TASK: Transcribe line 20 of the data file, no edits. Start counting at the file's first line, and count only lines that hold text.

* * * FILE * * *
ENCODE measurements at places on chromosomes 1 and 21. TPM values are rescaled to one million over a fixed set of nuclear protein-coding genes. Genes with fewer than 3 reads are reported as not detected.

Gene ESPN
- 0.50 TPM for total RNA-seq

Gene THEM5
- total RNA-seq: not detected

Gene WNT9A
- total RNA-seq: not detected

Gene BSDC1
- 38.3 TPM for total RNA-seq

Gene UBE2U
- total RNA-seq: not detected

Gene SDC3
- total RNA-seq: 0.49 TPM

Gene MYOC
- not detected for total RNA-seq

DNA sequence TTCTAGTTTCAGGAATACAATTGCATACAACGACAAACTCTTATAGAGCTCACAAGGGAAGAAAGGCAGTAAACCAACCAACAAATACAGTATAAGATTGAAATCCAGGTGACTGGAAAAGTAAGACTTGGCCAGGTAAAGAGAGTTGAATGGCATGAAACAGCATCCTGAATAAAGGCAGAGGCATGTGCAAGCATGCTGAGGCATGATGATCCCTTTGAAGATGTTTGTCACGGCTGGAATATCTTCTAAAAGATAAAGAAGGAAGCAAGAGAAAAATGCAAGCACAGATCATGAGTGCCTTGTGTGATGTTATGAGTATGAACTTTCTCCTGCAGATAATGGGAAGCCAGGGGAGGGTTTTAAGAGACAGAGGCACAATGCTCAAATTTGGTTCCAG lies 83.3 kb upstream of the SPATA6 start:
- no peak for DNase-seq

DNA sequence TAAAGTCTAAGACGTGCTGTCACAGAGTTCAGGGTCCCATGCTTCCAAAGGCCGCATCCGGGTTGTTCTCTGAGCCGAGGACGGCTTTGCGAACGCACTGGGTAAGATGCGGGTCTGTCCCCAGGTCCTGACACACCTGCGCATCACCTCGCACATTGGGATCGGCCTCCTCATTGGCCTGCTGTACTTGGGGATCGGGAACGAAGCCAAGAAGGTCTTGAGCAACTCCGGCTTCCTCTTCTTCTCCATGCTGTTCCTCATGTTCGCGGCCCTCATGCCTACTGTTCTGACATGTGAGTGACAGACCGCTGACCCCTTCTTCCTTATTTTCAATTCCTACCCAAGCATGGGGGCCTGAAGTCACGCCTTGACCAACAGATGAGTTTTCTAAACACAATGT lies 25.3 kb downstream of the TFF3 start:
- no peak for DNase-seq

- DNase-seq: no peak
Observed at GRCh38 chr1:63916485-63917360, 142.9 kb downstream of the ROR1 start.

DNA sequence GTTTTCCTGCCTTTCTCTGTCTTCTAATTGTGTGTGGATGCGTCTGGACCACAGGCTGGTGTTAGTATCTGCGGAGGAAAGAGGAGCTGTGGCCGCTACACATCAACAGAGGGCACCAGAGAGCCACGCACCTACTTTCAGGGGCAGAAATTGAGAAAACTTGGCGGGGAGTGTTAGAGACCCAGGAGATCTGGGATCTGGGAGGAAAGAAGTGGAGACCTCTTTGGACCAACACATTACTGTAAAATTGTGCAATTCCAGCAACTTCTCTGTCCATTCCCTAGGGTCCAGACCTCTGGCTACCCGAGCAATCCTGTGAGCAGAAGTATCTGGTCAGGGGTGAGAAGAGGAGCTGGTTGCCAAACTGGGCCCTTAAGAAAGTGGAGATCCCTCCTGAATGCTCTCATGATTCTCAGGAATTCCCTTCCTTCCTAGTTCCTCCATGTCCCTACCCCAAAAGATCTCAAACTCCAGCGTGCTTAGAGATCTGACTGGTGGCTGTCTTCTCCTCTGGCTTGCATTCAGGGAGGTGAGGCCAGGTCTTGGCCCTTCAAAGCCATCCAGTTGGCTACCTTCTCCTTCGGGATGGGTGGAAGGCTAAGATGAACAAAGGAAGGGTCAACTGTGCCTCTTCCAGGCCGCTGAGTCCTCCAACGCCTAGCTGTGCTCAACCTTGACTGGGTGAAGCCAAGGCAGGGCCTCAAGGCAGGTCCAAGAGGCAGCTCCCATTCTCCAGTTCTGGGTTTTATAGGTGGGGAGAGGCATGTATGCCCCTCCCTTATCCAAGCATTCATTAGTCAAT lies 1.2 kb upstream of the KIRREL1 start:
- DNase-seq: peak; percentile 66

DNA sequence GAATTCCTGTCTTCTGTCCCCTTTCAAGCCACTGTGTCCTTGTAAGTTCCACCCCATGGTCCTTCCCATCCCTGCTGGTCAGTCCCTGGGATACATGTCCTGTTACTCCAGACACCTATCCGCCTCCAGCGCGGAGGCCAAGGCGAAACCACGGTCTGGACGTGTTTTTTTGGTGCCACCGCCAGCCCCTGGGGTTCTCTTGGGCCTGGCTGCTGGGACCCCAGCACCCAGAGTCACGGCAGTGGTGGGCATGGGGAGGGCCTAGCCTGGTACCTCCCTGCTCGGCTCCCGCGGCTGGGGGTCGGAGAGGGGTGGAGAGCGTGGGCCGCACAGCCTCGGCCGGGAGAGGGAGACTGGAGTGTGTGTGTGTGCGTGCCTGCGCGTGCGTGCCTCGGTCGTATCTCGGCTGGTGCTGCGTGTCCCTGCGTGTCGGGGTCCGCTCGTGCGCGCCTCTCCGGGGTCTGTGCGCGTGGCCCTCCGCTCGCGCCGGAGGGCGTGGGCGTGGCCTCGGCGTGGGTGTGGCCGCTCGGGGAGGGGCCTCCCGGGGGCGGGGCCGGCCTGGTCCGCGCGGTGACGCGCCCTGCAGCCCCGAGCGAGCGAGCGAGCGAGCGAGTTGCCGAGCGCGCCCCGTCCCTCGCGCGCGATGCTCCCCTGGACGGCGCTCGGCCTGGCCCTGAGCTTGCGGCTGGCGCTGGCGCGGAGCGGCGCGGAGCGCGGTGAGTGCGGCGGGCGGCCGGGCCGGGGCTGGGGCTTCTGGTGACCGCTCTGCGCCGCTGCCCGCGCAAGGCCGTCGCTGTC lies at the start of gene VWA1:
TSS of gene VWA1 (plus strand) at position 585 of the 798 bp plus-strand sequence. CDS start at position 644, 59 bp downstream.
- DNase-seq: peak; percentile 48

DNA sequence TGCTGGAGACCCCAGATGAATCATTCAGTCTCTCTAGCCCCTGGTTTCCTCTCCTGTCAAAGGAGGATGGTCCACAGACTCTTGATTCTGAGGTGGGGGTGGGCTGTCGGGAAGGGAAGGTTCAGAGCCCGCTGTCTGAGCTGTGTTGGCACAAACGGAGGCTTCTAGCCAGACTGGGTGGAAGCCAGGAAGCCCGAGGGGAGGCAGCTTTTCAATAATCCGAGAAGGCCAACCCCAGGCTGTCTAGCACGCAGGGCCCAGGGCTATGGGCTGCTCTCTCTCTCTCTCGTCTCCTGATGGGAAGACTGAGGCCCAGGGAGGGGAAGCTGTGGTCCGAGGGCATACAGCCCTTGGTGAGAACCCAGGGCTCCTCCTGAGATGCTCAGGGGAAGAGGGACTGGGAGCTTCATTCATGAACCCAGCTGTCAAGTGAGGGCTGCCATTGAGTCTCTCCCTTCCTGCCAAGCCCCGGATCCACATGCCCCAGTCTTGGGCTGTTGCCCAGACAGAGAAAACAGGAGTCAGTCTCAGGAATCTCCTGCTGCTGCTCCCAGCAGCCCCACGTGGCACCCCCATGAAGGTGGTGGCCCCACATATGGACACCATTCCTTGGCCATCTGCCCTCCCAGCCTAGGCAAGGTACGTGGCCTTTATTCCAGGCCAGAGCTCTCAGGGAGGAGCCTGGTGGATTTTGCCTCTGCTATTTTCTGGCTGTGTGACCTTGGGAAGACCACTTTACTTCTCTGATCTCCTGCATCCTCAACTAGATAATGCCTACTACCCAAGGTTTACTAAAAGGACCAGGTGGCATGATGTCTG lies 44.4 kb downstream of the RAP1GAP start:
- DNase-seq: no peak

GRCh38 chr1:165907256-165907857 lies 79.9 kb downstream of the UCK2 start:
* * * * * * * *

- DNase-seq: no peak